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Quitting and Peer Effects at Work

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Author Info

  • Julie Rosaz

    (LAMETA - Laboratoire Montpelliérain d'Économie Théorique et Appliquée - Université Montpellier I - CNRS : UMR5474 - Institut national de la recherche agronomique (INRA) : UR1135 - Centre international de hautes études agronomiques méditerranéennes [CIHEAM])

  • Robert Slonim

    (University of Sydney, School of economics - University of Sydney)

  • Marie Claire Villeval

    ()
    (GATE Lyon Saint-Étienne - Groupe d'analyse et de théorie économique - CNRS : UMR5824 - Université Lumière - Lyon II - École Normale Supérieure (ENS) - Lyon - PRES Université de Lyon - Université Jean Monnet - Saint-Etienne - Université Claude Bernard - Lyon I)

Abstract

While peer effects have been shown to affect worker's productivity when workers are paid a fixed wage, there is little evidence on their influence on quitting decisions. This paper presents results from an experiment in which participants receive a piece-rate wage to perform a real-effort task. After completing a compulsory work period, the participants have the option at any time to continue working or quit. To study peer effects, we randomly assign participants to work alone or have one other worker in the room with them. When a peer is present, we manipulate the environment by giving either vague or precise feedback on the co-worker's output, and also vary whether the two workers can communicate. We find that allowing individuals to work with a co-worker present does not increase worker's productivity. However, the presence of a peer in all working conditions causes workers to quit at more similar times. When, and only when, communication is allowed, workers are significantly more likely to (1) stay longer if their partner is still working, and (2) work longer the more productive they are. We conclude that when workers receive a piece-rate wage, critical peer effects occur only when workers can communicate with each other.

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Bibliographic Info

Paper provided by HAL in its series Working Papers with number halshs-00684812.

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Date of creation: 03 Apr 2012
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Handle: RePEc:hal:wpaper:halshs-00684812

Note: View the original document on HAL open archive server: http://halshs.archives-ouvertes.fr/halshs-00684812
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Keywords: Quits; peer effects; communication; feedback; experiment;

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References

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  1. Azmat, Ghazala & Iriberri, Nagore, 2010. "The importance of relative performance feedback information: Evidence from a natural experiment using high school students," Journal of Public Economics, Elsevier, vol. 94(7-8), pages 435-452, August.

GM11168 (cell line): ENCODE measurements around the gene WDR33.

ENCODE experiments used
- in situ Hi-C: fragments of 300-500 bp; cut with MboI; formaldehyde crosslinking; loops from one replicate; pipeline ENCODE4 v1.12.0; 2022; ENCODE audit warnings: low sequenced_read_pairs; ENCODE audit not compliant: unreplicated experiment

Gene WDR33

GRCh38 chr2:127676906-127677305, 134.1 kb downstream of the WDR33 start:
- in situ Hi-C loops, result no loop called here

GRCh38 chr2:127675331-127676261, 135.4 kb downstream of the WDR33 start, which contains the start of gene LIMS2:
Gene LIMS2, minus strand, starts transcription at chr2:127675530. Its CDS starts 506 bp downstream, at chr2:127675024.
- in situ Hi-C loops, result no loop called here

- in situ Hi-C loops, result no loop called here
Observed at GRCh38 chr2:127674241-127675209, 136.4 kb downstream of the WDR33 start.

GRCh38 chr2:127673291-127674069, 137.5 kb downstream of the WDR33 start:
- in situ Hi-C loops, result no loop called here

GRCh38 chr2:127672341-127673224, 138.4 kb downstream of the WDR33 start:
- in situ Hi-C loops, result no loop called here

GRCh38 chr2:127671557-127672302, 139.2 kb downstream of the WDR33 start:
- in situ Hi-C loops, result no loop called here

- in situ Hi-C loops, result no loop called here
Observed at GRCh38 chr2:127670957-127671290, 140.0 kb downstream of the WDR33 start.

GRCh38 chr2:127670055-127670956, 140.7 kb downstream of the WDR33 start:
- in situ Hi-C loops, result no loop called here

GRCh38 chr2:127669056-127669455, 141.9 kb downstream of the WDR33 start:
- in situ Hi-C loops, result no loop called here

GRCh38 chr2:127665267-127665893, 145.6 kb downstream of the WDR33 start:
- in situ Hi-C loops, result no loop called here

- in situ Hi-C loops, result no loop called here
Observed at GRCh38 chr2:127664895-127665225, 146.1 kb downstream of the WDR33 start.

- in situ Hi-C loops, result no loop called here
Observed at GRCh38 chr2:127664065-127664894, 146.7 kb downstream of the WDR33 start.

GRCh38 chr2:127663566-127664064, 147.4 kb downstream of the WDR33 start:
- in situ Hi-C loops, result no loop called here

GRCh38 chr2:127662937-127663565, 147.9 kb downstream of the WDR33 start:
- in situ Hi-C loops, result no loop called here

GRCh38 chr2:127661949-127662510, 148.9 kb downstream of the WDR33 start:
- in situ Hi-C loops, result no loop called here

2. Ryo Nakajima, 2007. "Measuring Peer Effects on Youth Smoking Behaviour," Review of Economic Studies, Oxford University Press, vol. 74(3), pages 897-935.
  3. repec:kap:expeco:v:11:y:2008:i:2:p:134-153 is not listed on IDEAS
  4. Jonathan Guryan & Kory Kroft & Matt Notowidigdo, 2007. "Peer Effects in the Workplace: Evidence from Random Groupings in Professional Golf Tournaments," NBER Working Papers 13422, National Bureau of Economic Research, Inc.
  5. Orana Bandiera & Iwan Barankay & Imran Rasul, 2005. "Social preferences and the response to incentives: Evidence from personnel data," Natural Field Experiments 00212, The Field Experiments Website.
  6. Alexandre Mas & Enrico Moretti, 2009. "Peers at Work," American Economic Review, American Economic Association, vol. 99(1), pages 112-45, March.
  7. Tor Eriksson & Anders Poulsen & Marie Claire Villeval, 2009. "Feedback and incentives: Experimental evidence," Post-Print halshs-00451557, HAL.
  8. Muriel Niederle & Lise Vesterlund, 2005. "Do Women Shy Away From Competition? Do Men Compete Too Much?," NBER Working Papers 11474, National Bureau of Economic Research, Inc.
  9. Manski, Charles F, 1993. "Identification of Endogenous Social Effects: The Reflection Problem," Review of Economic Studies, Wiley Blackwell, vol. 60(3), pages 531-42, July.
  10. Stark, Oded & Taylor, J Edward, 1991. "Migration Incentives, Migration Types: The Role of Relative Deprivation," Economic Journal, Royal Economic Society, vol. 101(408), pages 1163-78, September.
  11. Ichino, Andrea & Maggi, Giovanni, 2000. "Work Environment And Individual Background: Explaining Regional Shirking Differentials In A Large Italian Firm," CEPR Discussion Papers 2387, C.E.P.R. Discussion Papers.
  12. Kandel, E. & Lazear, E.P., 1990. "Peer Pressure and Partnerships," Papers 90-07, Rochester, Business - Managerial Economics Research Center.
  13. Charles F. Manski, 2000. "Economic Analysis of Social Interactions," NBER Working Papers 7580, National Bureau of Economic Research, Inc.
  14. Greiner, Ben, 2004. "An Online Recruitment System for Economic Experiments," MPRA Paper 13513, University Library of Munich, Germany.
  15. repec:bla:restud:v:74:y:2007:i:3:p:897-935 is not listed on IDEAS
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Cited by:
  1. David Cooper & David Johnson, 2013. "Ambiguity in Performance Pay: An Online Experiment," Working Papers 2013-27, Department of Economics, University of Calgary, revised 14 Nov 2013.

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